When The Concept Of Local Goes Global
When we talk about “local” in this context we're talking about communities. Our local communities have been a lifeline over the pandemic and during times when we have been physically distant, even from those who are geographically close to us, the internet and social tools like WhatsApp have filled a big gap, moving the concept of community from real life into the virtual world.Interestingly, this transition hasn't made these online communities feel any less real than if they were communities we participated in “in the flesh” - they're fulfilling the same purpose for us as social creatures with a need for connection.
As working from home became the norm, many companies used social media and video chat technology to recreate the office atmosphere at home. While water-cooler chat may be seen as gossip, it's these informal interactions that often turn out to spark a solution to a problem or a new idea that transforms your business so it's no wonder that the value of these quasi-social interactions was recognised.
At the same time, online work related technologies like Slack and LinkedIn were becoming hosts for new communities based not just on physical location, or similar industries, but on similar roles and personalities. We were all looking for new ways of doing things and that meant that interacting and building relationships with our opposite numbers in different industries became a really bountiful way of learning and feeling connected.
This was already happening, to some extent, with social media communities and people using collaborative tools to create niche communities, but the pandemic meant that the growth that might have occurred organically over the period of five to six years actually got condensed into a matter of months. It's a good thing it did, too, because being involved in these emerging communities was energising and exciting at a time when the only other excitement we got was a nerve-wracking trip to the supermarket or another family Zoom quiz.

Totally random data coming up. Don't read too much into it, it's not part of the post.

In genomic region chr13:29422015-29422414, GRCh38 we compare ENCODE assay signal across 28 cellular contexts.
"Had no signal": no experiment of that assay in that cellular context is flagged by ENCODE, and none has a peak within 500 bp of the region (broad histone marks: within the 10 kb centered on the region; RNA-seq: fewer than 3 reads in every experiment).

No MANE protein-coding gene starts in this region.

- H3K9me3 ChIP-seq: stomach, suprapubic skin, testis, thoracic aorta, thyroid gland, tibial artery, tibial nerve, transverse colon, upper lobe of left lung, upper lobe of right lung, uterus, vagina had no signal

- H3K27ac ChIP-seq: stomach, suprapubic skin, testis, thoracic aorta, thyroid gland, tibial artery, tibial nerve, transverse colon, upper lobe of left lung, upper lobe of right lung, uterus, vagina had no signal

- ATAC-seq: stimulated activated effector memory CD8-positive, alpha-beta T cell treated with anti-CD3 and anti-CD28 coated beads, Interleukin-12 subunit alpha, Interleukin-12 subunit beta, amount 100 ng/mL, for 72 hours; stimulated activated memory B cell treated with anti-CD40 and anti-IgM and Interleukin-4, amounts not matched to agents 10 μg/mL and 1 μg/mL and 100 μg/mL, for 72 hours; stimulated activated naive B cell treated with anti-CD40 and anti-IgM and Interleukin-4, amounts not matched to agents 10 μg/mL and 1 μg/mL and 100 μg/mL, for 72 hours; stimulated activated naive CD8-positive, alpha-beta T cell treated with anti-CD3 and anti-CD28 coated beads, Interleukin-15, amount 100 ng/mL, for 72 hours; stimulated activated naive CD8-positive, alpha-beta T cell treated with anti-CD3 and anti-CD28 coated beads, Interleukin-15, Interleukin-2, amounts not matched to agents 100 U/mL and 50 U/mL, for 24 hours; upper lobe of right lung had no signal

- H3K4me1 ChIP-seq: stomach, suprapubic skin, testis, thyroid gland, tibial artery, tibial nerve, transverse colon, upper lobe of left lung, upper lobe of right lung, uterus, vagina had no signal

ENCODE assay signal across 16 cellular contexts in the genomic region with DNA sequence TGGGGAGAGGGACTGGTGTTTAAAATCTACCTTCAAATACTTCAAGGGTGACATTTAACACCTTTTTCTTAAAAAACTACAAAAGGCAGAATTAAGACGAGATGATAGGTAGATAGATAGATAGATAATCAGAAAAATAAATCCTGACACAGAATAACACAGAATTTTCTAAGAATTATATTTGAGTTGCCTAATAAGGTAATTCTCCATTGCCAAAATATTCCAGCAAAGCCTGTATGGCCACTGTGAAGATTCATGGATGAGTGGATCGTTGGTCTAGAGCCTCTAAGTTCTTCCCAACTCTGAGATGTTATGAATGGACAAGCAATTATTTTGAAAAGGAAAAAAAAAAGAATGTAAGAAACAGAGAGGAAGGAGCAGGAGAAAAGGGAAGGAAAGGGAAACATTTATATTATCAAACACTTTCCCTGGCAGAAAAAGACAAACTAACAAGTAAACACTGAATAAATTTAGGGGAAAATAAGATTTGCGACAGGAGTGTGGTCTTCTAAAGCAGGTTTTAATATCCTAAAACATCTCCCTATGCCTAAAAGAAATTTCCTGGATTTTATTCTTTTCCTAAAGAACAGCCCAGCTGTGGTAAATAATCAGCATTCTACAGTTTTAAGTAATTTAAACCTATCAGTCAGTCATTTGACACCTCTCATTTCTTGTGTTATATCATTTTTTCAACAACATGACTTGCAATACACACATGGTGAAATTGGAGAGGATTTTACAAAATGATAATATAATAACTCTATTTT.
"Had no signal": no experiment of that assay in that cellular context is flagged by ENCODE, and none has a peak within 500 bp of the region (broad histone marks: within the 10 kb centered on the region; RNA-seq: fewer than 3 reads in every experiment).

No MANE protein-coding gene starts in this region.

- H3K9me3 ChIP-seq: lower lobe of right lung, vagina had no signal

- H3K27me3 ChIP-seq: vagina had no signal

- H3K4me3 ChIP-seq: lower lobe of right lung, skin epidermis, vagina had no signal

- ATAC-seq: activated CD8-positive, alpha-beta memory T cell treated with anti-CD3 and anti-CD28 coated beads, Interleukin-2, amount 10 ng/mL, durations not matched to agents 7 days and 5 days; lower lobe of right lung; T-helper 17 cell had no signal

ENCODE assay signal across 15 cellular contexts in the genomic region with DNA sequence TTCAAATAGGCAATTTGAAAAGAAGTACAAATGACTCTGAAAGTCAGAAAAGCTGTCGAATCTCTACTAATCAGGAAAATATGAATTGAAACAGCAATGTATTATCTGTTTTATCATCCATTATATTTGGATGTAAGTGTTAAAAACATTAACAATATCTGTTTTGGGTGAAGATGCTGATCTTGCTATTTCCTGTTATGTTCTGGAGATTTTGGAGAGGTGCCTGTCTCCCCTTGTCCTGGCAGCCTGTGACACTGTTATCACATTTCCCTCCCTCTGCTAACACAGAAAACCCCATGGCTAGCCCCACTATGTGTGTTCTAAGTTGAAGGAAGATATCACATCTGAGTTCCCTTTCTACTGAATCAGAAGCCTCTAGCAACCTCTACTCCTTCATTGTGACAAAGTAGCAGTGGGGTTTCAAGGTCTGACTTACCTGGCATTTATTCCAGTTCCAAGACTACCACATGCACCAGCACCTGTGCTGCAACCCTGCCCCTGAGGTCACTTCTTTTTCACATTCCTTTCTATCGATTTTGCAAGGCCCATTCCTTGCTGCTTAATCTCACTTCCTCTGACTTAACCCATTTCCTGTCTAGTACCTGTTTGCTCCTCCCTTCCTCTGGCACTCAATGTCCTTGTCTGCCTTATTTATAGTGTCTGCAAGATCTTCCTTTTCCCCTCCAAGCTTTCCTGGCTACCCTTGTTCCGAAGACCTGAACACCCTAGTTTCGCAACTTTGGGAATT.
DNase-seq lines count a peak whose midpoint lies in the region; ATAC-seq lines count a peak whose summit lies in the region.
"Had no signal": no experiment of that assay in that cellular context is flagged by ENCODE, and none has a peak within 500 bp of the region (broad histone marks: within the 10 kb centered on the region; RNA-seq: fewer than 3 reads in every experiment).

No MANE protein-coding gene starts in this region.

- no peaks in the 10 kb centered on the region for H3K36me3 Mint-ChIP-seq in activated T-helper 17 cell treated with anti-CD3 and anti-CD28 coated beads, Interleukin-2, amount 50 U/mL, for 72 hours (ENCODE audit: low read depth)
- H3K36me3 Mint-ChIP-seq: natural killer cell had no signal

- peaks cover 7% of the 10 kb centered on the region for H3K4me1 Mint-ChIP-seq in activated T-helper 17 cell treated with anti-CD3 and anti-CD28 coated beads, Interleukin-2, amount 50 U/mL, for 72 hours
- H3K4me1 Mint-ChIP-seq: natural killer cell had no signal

This boom in online community growth meant that the physical distance between people didn't matter – many of us were working flexible hours to adapt to childcare commitments so suddenly, taking part in a video call at night wasn't totally out of the question – communities which had once been very local immediately became global and people shared new ways of working in hours that might otherwise have taken weeks to filter throughout the business world.
For companies that provide online services or who operate globally, participation in these communities has a business benefit too. If we think about our local business community, we'd always choose a friend's business over that of a stranger if we needed a product or service they provided and the same goes for global operations. We're much more likely to deal with someone we know and trust than a completely unknown quantity. What starts out as a way to create mutually beneficial interpersonal relationships can become a way to get sales from places around the world we could have only dreamed of in the past. The word-of-mouth phenomenon also applies here.
Communities like this can also show us how we could grow our own communities for the purpose of marketing and for encouraging repeat, as well as word-of-mouth business. With freely available tools like LinkedIn, Facebook and Google Hangouts as well as tools for effecting interaction in other ways, like Zoom and Slido, it's easy to create a thriving community where people help each other and where you can gain status as an expert or as a problem solver. This can be especially useful in industries where message boards and forums don't exist in any meaningful way – if there's a gap to be filled then why shouldn't you be the one to fill it?
When you're creating a community for your product, service or industry niche look at the platforms and tools that are familiar to that area and stick with what people know. It's also a good idea to reach out to people who are already well known and respected among your customers to be part of your community – after all we all want to hang out with the cool people! Building a community requires time and energy, but it can be a very rewarding experience as well as good way of building long-range sales and customer loyalty.
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